Wins still meant the championship is still fairly close but does not overrule being a whole lot better over the course of the season. This rewards the work of the team as well.

  9. NaBUru38 Says:
    March 6th, 2014 at 4:13 pm

    Daytona doesn’t really reward the best Nascar driver. See the winners list: Derrik Cope, Ward Burton, Trevor Bayne, John Andretti, Michael Waltrip, Jamie McMurray, David Ragan.

  10. Offkilter Says:
    March 6th, 2014 at 5:28 pm

    The championship will always be king to the competitors. The new system definately brings on an entire new set of strategies that I’m curious about as the season progresses. I want to believe that this new elimination system is still going to play out pretty much the same way that it has in the past since the inception of the chase. However, Rich, like you stated, there is that outside chance of someone having only 3 or 4 good races out of the year and taking home the trophy. The self sponsored 41 team immediately comes to mind. Kurt can’t bring in the big sponsor money anymore and i firmly believe that sets the pecking order on the cars at SHR. My point being that an r & d driver and team could hoist the trophy making my head explode. Then you could write that ” told ya so” article.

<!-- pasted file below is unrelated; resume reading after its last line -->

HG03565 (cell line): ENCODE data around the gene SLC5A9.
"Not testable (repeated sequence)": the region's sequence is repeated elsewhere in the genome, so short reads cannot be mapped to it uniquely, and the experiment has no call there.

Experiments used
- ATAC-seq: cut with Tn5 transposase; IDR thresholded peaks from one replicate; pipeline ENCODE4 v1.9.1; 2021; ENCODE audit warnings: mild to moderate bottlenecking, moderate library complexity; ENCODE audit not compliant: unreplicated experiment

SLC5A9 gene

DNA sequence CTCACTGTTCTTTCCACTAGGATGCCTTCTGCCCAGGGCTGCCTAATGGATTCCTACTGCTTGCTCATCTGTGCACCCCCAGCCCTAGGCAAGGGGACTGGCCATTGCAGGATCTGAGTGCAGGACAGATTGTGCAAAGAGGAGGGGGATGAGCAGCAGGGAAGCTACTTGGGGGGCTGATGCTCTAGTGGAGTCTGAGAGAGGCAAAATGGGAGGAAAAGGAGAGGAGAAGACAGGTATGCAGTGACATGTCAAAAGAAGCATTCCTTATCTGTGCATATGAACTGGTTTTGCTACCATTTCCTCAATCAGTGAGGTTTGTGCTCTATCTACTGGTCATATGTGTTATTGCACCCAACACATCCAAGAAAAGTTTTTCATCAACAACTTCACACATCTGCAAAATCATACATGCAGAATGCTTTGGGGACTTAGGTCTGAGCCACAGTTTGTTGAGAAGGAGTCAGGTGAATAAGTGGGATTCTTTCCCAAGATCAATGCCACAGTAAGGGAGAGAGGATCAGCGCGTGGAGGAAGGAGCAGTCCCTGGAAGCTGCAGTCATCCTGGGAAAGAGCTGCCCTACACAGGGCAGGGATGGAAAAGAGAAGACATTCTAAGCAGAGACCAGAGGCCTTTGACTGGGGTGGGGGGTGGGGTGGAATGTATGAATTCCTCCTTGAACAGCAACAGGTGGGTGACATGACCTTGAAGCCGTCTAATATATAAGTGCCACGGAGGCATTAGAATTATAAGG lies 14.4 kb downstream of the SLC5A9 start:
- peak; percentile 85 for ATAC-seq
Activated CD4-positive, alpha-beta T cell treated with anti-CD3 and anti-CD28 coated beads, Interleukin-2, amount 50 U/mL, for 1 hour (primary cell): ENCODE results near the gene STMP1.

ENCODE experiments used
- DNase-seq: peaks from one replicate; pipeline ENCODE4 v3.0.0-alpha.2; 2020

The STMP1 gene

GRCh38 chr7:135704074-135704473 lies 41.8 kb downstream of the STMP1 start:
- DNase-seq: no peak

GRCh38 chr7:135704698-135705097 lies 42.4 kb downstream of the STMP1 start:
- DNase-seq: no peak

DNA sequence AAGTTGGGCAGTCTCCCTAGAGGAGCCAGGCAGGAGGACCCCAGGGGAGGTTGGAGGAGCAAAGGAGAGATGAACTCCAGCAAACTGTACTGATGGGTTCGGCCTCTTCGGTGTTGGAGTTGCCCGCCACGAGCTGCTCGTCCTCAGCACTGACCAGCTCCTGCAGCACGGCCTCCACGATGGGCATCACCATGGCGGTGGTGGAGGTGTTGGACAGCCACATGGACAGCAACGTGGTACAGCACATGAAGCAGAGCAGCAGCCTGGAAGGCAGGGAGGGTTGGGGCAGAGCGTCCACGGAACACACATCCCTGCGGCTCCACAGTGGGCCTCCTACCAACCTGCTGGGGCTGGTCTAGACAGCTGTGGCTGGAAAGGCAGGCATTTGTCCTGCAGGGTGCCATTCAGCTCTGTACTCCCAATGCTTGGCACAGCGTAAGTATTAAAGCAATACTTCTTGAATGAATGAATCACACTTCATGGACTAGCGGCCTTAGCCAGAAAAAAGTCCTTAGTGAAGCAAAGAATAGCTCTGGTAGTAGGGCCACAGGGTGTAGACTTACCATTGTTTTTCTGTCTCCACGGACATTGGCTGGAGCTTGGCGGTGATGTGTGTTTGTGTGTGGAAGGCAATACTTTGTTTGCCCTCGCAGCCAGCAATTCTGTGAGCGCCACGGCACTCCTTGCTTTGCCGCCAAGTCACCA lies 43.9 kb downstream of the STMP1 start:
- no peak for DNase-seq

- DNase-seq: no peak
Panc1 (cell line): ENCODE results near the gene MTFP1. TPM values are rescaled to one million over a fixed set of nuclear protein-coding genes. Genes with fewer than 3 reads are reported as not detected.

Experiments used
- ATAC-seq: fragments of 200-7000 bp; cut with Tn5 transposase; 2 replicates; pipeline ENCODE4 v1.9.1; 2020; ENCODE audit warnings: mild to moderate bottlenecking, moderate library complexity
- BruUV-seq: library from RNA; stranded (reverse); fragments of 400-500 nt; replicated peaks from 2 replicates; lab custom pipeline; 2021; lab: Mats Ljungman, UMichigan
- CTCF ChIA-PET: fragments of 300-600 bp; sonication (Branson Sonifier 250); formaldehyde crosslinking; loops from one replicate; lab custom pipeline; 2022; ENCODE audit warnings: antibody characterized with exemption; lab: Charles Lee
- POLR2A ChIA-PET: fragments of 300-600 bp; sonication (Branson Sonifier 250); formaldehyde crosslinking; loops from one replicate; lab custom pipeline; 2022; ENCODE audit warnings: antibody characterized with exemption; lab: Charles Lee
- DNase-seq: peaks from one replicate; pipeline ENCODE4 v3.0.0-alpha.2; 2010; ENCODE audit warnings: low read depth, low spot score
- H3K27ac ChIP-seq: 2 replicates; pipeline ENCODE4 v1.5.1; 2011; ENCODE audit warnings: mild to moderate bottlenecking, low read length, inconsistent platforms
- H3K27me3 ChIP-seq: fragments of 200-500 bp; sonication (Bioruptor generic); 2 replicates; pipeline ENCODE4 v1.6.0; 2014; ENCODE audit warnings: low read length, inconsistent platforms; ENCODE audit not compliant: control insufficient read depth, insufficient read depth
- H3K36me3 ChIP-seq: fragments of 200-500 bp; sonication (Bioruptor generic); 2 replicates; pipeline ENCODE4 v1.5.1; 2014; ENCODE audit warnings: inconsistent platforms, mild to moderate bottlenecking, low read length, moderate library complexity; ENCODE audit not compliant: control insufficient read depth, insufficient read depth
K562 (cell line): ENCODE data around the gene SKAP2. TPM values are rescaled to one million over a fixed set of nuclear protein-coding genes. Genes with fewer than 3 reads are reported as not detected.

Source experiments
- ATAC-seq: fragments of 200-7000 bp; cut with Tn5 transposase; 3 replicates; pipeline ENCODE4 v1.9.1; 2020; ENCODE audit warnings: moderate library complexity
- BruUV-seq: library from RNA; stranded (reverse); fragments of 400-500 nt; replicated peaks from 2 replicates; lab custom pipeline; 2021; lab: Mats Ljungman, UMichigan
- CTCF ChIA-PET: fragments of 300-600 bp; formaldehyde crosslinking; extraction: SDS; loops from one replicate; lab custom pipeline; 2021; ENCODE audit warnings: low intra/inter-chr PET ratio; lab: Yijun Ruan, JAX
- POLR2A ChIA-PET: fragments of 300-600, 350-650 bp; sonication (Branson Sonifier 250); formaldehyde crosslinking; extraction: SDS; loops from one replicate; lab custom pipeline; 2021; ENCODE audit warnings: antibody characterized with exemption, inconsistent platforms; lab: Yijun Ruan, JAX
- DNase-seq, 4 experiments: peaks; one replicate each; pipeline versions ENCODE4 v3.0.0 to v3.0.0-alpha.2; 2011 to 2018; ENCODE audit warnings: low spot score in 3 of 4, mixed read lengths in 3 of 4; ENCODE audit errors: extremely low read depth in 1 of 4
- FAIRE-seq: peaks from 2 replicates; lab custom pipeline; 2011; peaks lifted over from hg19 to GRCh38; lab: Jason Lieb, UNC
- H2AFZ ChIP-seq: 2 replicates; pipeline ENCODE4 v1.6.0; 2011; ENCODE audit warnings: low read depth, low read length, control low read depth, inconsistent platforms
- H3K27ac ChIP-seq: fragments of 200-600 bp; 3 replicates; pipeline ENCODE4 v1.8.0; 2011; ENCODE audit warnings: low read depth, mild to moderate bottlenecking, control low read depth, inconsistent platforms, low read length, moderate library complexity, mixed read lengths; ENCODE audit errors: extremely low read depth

11. loose nut Says:
    March 6th, 2014 at 6:02 pm

    Rich, I have to admit that to me, championships are not what they were when Petty and Dale won theirs. Most fans could care less about it anyway until last quarter of the season. I would rather have my driver win races.

  12. Bill B Says:
    March 6th, 2014 at 8:59 pm

    Last year I’d probably would have said the Championship without much hesitation. Now I’m not so sure because I feel they have de-valued the championship with the new rules. It just doesn’t have the same meaning anymore.

    On the other hand I could probably list the champions back to the early 90’s with a 95% accuracy. No way I could list the winners of the Daytona 500 back that far.

    Much like Al, I also have some problems with the win one race and your in the playoffs rule. As much as I want winning to be important, I can’t think of one sport where someone knows they’ve made the playoffs after the first game. When you think about it, it’s a very strange concept.